A Life of William Inge
The Strains of Triumph
Ralph F. Voss
In the spring of 1973 one of the country's most successful dramatists, William Inge, ran out of reasons to think he was any good. He went into his garage one night and shut the door, seated himself behind the wheel of his new car, and turned the key. By morning he was dead. "Death makes us all innocent," Inge had written, "and weaves all our private hurts and griefs and wrongs into the fabric of time, and makes them a part of eternity."
But William Inge had it made, or so it seemed in 1962. He had written an unprecedented string of Broadway hits: Picnic, Bus Stop, The Dark at the Top of the Stairs, and Come Back, Little Sheba. All four plays had become successful films featuring top Hollywood stars. Inge had received a Pulitzer Prize for Picnic and an Academy Award for his screenplay, Splendor in the Grass. Even his longtime friend and mentor, Tennessee Williams, was envious of his success.
“A first-rate literary biography.”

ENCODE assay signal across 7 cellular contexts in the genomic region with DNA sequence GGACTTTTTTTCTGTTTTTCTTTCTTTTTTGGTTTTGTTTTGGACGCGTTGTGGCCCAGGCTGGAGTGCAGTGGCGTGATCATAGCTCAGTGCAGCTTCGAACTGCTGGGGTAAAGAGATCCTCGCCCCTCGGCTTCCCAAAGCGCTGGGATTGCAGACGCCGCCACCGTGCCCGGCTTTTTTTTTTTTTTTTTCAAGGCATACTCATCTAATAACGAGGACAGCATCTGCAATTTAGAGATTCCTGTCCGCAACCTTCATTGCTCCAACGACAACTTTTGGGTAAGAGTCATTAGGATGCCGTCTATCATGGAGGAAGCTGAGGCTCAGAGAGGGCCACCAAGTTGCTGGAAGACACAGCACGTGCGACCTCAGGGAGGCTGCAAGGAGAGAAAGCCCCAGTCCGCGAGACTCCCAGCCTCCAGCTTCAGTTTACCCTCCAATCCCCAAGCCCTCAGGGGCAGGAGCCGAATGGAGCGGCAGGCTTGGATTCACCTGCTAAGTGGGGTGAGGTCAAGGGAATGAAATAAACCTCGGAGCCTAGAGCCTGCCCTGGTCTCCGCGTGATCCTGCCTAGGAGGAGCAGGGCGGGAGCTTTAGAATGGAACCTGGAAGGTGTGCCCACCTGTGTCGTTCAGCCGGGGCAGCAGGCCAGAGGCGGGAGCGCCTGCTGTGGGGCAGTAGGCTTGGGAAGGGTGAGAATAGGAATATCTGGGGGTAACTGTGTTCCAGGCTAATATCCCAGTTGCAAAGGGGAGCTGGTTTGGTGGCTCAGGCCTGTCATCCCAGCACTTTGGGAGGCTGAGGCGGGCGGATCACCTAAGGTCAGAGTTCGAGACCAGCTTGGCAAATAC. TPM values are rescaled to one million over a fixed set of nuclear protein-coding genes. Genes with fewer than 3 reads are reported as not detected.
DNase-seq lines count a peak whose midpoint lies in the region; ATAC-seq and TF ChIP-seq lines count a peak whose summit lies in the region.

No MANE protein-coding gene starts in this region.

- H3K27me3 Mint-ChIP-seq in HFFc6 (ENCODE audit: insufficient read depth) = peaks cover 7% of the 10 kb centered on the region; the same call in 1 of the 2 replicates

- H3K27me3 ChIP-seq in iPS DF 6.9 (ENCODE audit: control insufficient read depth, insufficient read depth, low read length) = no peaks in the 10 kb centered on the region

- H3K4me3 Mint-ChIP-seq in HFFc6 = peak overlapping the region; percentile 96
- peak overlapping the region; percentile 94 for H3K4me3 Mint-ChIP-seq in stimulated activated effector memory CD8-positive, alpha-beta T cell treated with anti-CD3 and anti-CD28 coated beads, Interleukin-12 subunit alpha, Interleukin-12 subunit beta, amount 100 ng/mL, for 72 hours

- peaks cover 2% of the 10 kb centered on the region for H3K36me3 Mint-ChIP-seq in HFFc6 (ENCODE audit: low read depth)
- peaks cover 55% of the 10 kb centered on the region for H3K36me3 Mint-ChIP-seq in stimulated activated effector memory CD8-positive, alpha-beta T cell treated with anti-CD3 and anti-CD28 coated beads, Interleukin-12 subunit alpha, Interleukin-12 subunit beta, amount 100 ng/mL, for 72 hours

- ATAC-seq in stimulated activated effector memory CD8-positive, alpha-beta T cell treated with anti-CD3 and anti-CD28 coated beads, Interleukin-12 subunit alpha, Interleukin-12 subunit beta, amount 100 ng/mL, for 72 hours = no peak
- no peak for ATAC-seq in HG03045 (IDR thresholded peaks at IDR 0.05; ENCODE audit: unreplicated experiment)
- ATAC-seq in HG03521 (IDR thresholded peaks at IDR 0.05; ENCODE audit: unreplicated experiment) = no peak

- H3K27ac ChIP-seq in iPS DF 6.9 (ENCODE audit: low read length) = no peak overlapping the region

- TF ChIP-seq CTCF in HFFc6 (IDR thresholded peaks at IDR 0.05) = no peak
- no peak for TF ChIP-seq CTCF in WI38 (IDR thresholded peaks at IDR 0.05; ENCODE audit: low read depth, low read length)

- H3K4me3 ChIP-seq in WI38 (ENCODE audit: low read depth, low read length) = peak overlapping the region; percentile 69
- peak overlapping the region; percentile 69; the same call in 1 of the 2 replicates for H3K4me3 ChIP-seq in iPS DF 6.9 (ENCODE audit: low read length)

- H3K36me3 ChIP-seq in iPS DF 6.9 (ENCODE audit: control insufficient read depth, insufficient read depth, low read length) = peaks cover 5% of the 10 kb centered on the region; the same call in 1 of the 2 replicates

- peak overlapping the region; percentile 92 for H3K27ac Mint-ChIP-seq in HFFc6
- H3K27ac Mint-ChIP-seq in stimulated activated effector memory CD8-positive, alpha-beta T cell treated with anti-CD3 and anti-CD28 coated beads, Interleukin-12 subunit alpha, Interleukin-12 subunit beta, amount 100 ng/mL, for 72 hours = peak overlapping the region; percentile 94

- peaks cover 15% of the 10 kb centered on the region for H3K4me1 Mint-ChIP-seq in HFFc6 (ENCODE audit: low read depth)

—Western American Literature
“A good book, a re-seeing of a shadowy yet important figure in American theater. Voss’s respect for and knowledge of Inge’s writing become apparent almost immediately and his use of the playwright’s work as insight to the man is logical and convincing.”
—Milwaukee JournalSee all reviews...
“A grand job, extremely readable. . . . Voss uses his sources brilliantly, weaving them through the narrative seamlessly.”
—Jackson Bryer, editor of The Theatre We Worked For
“This book is a biographical work of art. It is insightful and compassionate yet revealing. It is a great tribute to a great talent.”
—R. M. Seaton, syndicated columnistSee fewer reviews...
Privately, Inge was miserable. His long struggle with alcoholism and profound shame over his homosexuality plagued him before, during, and after his decade of great success. As criticism of his work intensified, Inge responded with increasingly frantic attempts to please by "modernizing" his writing. He abandoned the small-town characters and settings he knew in favor of more lurid, urban subject matter. In the end, his characters lost their authentic voices, and neither critics nor audiences found his later work believable.
In this first book-length literary biography of Inge, Ralph Voss peels back the veneer of public success and lays bare the private pain and isolation of the man who was called America's first authentic midwestern playwright. He draws upon interviews, memoirs, and unpublished manuscripts, letters, and papers to show how Inge's unhappy life fueled the struggles his plays depict.